Robin Seggelmann, a programmer based in Germany, submitted the code in an update submitted at 11:59pm on New Year's Eve, 2011. It was supposed to enable a function called “Heartbeat” in OpenSSL, the software package used by nearly half of all web servers to enable secure connections.
His update did enable Heartbeat, but an “oversight” led to an error with major ramifications. But it accidentally created the “Heartbleed” vulnerability, which has been described as a “catastrophic” flaw which laid the contents of thousands of web servers open to hackers.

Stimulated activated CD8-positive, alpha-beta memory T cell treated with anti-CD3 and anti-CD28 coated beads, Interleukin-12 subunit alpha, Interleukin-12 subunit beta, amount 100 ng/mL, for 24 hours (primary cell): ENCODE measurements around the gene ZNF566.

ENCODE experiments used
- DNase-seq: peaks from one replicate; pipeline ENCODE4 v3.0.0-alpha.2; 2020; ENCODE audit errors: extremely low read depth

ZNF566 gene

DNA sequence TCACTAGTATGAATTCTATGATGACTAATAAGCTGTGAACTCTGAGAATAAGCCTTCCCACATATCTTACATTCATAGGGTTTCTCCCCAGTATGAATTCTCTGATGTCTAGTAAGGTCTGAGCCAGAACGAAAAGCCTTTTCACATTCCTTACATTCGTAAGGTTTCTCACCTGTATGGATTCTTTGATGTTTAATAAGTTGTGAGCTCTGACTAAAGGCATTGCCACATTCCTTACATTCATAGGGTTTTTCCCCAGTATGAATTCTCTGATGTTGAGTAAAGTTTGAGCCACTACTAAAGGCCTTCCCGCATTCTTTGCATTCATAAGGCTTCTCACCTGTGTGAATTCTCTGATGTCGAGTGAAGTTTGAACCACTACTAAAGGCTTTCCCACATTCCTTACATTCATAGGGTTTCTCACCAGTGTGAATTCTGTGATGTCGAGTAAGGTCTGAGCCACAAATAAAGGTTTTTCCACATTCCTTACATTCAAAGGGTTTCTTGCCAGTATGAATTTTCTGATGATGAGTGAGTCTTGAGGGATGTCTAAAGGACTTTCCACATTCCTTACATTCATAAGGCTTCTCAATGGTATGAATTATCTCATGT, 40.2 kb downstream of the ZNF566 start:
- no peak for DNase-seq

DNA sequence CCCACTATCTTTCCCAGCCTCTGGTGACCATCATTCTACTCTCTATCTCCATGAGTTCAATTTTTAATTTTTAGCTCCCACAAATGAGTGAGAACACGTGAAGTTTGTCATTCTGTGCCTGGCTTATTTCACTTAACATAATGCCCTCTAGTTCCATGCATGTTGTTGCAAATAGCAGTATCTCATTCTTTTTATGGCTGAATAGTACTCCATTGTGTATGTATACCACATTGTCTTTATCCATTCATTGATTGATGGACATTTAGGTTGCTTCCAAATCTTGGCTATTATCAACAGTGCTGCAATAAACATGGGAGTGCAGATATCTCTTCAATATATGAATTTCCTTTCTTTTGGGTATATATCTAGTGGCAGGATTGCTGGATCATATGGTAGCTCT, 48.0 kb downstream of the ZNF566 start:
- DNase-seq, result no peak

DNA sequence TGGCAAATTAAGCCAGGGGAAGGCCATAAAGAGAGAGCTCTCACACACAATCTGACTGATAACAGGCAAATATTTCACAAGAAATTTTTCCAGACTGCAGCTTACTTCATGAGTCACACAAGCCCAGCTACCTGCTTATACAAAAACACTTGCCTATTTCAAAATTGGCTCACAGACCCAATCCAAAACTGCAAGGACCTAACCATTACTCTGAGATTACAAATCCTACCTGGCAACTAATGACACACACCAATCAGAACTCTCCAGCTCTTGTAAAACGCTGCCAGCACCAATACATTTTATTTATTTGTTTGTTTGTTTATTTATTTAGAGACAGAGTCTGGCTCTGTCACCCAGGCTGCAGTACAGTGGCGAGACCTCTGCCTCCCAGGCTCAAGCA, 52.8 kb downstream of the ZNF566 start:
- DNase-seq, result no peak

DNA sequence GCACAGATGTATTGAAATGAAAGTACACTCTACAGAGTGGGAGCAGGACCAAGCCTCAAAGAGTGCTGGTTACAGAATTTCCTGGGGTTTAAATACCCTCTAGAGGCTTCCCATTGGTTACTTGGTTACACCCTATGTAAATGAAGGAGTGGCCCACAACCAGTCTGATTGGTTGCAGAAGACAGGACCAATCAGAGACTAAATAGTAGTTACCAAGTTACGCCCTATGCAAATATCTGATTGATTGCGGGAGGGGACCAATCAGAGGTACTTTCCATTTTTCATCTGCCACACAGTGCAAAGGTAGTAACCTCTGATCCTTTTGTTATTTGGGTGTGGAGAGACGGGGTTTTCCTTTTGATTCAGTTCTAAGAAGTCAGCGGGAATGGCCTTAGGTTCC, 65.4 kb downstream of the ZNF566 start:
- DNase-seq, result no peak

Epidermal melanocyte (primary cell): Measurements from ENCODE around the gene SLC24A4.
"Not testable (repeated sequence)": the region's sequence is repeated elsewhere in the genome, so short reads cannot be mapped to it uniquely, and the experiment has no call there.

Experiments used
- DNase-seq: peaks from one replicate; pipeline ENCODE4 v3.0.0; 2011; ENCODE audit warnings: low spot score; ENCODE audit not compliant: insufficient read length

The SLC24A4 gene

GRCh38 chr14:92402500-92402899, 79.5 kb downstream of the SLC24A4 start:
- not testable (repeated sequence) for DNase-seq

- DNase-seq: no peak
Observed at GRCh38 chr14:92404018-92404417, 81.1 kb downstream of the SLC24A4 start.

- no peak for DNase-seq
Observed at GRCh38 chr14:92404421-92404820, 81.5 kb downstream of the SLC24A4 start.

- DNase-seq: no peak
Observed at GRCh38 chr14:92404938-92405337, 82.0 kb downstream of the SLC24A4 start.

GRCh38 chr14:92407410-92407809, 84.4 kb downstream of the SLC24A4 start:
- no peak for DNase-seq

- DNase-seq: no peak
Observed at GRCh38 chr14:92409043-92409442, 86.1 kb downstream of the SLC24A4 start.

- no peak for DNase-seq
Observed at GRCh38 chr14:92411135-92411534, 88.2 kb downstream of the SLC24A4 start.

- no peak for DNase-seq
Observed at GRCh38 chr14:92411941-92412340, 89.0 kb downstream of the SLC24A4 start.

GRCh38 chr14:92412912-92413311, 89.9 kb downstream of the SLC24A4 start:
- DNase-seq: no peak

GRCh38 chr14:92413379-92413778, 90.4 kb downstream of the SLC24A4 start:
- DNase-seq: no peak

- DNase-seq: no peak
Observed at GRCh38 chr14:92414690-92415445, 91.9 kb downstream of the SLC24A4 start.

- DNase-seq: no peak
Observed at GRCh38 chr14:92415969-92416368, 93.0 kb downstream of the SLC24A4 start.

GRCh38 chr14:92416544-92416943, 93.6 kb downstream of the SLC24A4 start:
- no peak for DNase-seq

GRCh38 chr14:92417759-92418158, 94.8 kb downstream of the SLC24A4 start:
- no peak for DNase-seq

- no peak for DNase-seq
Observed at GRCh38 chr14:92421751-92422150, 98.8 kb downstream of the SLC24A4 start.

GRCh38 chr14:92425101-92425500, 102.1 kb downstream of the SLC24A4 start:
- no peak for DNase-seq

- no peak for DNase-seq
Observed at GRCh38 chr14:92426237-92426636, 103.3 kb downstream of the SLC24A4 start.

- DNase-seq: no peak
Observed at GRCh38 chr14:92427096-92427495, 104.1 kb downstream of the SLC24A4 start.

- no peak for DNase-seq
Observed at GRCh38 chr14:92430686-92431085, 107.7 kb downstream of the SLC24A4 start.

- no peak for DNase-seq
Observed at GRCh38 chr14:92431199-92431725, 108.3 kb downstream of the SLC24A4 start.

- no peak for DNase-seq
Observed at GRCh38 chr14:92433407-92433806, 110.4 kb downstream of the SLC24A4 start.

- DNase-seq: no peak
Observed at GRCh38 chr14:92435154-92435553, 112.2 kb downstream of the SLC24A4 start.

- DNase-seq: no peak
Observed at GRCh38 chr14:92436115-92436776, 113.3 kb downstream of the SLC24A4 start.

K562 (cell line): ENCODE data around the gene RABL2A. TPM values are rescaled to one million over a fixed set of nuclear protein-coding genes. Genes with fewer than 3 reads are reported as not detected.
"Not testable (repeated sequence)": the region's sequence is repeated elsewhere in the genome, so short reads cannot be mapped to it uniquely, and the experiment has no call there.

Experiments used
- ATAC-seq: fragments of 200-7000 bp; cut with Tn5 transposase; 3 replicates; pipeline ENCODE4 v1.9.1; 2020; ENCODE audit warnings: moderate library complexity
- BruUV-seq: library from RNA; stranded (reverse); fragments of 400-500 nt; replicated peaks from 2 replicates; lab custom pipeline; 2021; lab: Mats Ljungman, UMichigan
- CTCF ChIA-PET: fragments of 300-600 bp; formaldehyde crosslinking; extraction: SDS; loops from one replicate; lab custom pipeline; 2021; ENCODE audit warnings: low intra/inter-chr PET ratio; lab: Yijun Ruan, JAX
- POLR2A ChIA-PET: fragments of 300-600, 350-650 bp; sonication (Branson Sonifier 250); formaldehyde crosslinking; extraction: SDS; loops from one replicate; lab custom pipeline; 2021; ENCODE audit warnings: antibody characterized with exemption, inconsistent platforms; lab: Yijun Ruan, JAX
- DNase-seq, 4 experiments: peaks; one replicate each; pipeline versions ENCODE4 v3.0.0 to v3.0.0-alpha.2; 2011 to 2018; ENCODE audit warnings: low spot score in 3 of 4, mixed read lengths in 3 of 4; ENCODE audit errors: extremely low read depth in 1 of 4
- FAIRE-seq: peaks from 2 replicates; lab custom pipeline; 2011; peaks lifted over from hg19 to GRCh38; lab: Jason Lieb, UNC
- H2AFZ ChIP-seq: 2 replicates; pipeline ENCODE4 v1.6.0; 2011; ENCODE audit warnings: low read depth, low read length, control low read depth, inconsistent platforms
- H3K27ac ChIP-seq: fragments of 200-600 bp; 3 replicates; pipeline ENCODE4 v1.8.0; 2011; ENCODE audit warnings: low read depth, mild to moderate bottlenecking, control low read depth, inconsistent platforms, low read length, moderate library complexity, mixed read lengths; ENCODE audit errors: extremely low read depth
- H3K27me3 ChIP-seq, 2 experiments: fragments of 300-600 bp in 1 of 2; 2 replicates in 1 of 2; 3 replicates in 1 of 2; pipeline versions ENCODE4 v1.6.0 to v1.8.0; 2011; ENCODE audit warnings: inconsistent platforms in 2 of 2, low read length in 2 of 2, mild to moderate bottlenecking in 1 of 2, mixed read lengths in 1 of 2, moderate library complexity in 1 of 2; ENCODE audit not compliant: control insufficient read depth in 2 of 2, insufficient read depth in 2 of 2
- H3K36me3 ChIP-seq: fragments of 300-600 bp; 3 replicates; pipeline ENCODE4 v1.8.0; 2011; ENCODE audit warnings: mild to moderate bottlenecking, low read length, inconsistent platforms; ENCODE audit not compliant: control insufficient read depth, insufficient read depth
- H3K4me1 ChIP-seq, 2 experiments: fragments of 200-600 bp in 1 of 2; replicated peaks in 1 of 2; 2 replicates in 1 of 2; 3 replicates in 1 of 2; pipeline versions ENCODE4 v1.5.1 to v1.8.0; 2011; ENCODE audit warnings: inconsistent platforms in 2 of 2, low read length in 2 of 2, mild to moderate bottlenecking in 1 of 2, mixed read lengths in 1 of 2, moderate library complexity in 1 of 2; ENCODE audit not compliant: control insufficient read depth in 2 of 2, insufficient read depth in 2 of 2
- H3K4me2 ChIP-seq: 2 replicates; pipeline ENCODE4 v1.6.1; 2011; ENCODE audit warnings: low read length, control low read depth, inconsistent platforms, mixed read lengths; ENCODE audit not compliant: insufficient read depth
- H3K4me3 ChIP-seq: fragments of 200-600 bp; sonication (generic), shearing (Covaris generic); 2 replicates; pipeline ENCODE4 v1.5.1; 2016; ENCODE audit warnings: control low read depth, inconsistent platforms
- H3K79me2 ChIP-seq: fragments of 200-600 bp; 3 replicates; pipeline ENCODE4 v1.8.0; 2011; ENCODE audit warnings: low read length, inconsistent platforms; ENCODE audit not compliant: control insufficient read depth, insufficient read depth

It has also been discovered in Cisco and Juniper routing gear, which could mean that hackers could capture sensitive data such as passwords passing over the internet.
Perhaps more oversight is needed to prevent future oversights on software installed on “half of all web servers” and enterprise network equipment, not that I mind at all redoing all my passwords.